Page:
Tom: “A lot of the stories are drawn from our own lives. In terms oof writing we have a Zoom meeting once a week and we do tend to stick to that. We just bounce ideas of each other, and we workshop on things. Being siblings, we have a lot of shared memories to draw upon. Last year we included a poem. It was an anecdote about me cooking the wrong ham for Christmas. I was doing dinner for a few mates who were coming over, we had the good family ham and a really crap ham for the friends. I cooked the wrong ham and that was quite an ordeal; we just wrote a funny poem about it and it went down a storm. It’s all a collaborative process but I do tend to get my own way quite a bit.”
CH: You took the words out of my mouth: if there is a difference of opinion, how does the pair of you sort it out?
Tom: “We always do come to an amicable solution. We do talk about it, or rather I’ll explain to Sinéad why I’m right until she agrees or works out that it’s not worth fighting about. That’s the joy of being the younger sibling!”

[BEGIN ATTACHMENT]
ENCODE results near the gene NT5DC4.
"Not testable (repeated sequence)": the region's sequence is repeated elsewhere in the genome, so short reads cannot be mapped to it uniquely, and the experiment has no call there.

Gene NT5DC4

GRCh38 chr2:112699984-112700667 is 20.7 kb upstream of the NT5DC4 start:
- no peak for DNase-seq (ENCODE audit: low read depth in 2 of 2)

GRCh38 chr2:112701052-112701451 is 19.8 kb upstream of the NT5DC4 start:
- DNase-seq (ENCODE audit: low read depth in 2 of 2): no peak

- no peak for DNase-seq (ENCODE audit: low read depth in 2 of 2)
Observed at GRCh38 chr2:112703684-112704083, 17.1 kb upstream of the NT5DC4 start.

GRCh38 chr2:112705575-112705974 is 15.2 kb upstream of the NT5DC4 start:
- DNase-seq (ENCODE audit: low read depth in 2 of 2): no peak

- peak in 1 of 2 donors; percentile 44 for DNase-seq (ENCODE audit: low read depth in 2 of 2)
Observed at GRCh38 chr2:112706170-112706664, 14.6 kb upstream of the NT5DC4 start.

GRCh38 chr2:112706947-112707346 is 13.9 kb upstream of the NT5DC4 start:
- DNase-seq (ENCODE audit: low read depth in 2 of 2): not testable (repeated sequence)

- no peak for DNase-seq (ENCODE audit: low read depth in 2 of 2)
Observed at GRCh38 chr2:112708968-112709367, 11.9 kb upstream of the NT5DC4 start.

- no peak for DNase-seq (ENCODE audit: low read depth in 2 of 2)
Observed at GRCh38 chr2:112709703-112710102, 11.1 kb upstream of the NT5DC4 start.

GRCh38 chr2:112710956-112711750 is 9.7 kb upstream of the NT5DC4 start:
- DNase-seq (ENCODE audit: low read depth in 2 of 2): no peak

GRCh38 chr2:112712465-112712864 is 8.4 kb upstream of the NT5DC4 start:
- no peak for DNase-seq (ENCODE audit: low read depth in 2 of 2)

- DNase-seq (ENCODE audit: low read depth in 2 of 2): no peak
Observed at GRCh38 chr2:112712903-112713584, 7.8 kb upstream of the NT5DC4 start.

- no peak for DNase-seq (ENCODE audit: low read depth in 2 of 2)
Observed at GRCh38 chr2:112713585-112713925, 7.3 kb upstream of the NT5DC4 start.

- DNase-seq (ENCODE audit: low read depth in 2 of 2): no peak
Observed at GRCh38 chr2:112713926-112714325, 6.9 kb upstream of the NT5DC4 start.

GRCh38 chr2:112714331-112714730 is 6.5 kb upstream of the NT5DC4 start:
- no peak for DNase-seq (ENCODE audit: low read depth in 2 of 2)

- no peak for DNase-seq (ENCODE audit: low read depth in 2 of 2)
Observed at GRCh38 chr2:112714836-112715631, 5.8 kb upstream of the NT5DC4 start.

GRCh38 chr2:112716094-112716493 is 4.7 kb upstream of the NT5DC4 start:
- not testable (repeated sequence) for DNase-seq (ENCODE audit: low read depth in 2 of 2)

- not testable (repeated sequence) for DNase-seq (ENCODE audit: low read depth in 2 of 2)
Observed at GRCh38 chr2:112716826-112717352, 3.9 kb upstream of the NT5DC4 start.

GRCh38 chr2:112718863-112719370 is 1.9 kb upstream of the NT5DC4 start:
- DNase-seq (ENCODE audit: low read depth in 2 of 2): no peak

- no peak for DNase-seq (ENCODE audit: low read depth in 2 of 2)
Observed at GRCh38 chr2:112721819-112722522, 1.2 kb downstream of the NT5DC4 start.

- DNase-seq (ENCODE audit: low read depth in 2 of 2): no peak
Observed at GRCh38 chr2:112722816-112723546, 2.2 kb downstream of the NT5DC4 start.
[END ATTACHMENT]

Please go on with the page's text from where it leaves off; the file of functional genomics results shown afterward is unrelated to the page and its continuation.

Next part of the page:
CH: I see from the advert you’re streaming the performance worldwide, how did that come about?
Tom: “Last year with covid a lot of people were unable to come so we introduced a DIY live-stream. The quality wasn’t the best because it was last minute but this year it’ll be a lot better. Our brother Aidan is a tech-wizard so we’ll have a few different camera angles. We’ve also got friends all over the world so with the live stream everyone and anyone can watch it. It’ll be a You Tube stream this year and it operates on a tip-jar style basis, so it’ll depend on whoever is watching, it’ll be down to their generosity.”
CH: And finally, what can people expect on December 20th?
Tom: “First and foremost is that the show has a lot of heart. I know that’s cheesy, but the show has a real warmth. It’ll also be irreverent. There is some cursing in it but we always say ‘you can bring your auntie along’, it’s that kind of show. It’ll be funny and heart-warming and it can get a bit mushy at times. Expect a lot of hummable Broadway numbers, a few Christmassy songs and there’ll be a few surprises.”
For further information on Jingle Belles visit http://www.blackbox.com or phone the box office on 02890 244400